phylogenetically oldest type of locomotion since it was a characteristic of the first tetrapods


during the Devonian period. This suggests that the ancestral neural networks responsible


for the diagonal-sequence quadrupedal locomotion were reserved for at least nearly 400


million years since the Devonian tetrapod-like fishes.


The human quadrupedal locomotion seen in UTS showed some similarities with nonhuman


primates. For instance, the human quadrupeds supported their body weight more


on the feet than on the hands during quadrupedal locomotion, in a similar way to the


weight distribution during location in most non-human primates. In contrast, non-primate


quadrupedal mammals usually support their body weight more on the forelimbs than their


hind limbs. The body weight support patterns in non-human and human primates suggests


that the reduced body weight on hands than feet would be beneficial for the development of


fine hand skills in primates. The complete freeing of hands in human beings during upright


walking would be entirely associated with highly developed hand skills compared to the


non-human primates walking on all four extremities.


It was suggested that UTS may be considered a further example for Darwinian diseases,


which may be associated with an evolutionary understanding of the disorders using


evolutionary principles, such as natural selection. In this context, UTS may also be


considered a disease with phylogenetic regression. In some UTS cases, the supraorbital tori


were remarkably prominent, and were more or less similar to those in non-human primates.


This was taken to be an ancestral feature, in addition to the diagonal-sequence quadrupedal


locomotion, and the body weight being supported predominantly by the hind legs.


Human quadrupedalism was proposed to be a phenotypic example of evolution in reverse,


i.e., the reacquisition by derived populations of the same character states as those of ancestor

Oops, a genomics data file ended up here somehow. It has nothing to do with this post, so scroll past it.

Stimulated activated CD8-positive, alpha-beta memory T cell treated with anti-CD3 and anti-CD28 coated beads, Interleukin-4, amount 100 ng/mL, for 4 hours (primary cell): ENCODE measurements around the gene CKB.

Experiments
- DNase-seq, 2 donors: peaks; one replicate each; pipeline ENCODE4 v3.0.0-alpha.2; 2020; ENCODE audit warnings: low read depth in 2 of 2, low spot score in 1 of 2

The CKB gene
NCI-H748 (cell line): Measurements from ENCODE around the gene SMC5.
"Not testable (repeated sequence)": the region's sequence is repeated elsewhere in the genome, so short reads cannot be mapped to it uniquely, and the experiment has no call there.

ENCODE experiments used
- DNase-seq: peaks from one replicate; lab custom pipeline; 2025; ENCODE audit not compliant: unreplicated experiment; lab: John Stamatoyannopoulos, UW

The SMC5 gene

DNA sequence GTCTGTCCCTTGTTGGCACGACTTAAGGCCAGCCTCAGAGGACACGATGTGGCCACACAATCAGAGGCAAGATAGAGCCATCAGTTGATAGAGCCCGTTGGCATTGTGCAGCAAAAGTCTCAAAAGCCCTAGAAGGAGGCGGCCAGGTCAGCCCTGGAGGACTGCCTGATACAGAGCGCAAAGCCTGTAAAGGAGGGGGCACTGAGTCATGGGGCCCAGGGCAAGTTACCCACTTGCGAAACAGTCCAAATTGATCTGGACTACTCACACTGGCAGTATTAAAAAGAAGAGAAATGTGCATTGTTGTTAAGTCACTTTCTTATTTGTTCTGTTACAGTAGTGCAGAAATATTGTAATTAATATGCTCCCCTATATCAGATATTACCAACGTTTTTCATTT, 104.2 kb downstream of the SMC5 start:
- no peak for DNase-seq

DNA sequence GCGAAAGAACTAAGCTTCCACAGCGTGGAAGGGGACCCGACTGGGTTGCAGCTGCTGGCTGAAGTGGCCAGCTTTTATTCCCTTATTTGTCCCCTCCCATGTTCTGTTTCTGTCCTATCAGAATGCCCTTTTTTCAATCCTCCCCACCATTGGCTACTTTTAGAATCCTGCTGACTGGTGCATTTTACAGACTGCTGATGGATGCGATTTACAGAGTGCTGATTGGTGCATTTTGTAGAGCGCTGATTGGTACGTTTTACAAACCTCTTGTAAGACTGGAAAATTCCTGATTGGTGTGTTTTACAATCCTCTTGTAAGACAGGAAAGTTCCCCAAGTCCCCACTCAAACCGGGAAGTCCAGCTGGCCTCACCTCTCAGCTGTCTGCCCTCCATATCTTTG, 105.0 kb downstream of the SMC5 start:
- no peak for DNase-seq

34 Latest Findings in Intellectual and Developmental Disabilities Research




populations. On the other hand, UTS may be considered within the framework of


phylogenetic diseases (phylogenetic regression), which may be related to the phenotypic


backward evolutionary atavism (the reappearance of a lost character (either morphological


or behavioral) that was typical of remote ancestors). The habitual diagonal-sequence


quadrupedal locomotion, standing with bent knees and bent trunk (flexor posture contrary


to the extensor posture in modern human beings), prominent supraorbital tori, fist walking


with bent fingers, and non-opposable thumb, may be related to ancestral characteristics in


the UTS cases. The diagonal-sequence quadrupedal locomotion (habitual or facultative) was


also the preferred gait of some individuals with entirely normal brains, probably as a result


of the neural networks preserved during nearly 400 million years of evolution.


The emergence of human quadrupedalism was related to the self-organizing processes


occurring in complex systems, which selects or attracts one preferred behavioral state or


locomotor trait out of many possible attractor states. Since this is a spontaneous and


unpredictable event, behavioral variability being a common precursor, the dynamic


systems provide enormous flexibilities. According to the interactions of the internal


components with their sensitivities to external conditions, the complex dynamical systems


prefer a behavioral mode or modes. Concerning the locomotor patterns, the dynamical


systems (brain and body) of the developing child may prefer or create some kind of


locomotion, according to interactions of the internal components and environmental


conditions, without a direct role of any causative factor(s), such as genetic or neural codes.


This self-organization occurs through the interactions of its components, endogenously


(within the brain), and/or exogenously through some environmental influence, but


without any external force.


The emergence of human locomotion is a developmental event in which the selforganization


processes play the major role, suggesting no innate or previously prescribed


codes are essential for the emergence of walking during locomotor development. The


developing skeleto-motor system of the individuals with impaired balance may selforganize,


which is itself triggered by the exogenous environmental constraints, and they will


then find the most suitable and most comfortable, and hence preferred, mode of locomotion,


spontaneously generating novel and organized forms and attractor states. In UTS, these


spontaneous, unpredictable strange attractors may include diagonal-sequence quadrupedal


locomotion, as also seen in the non-human primates, or an entirely unpredictable novel


quadrupedal locomotion may emerge, such as the inverse (face-up) quadrupedal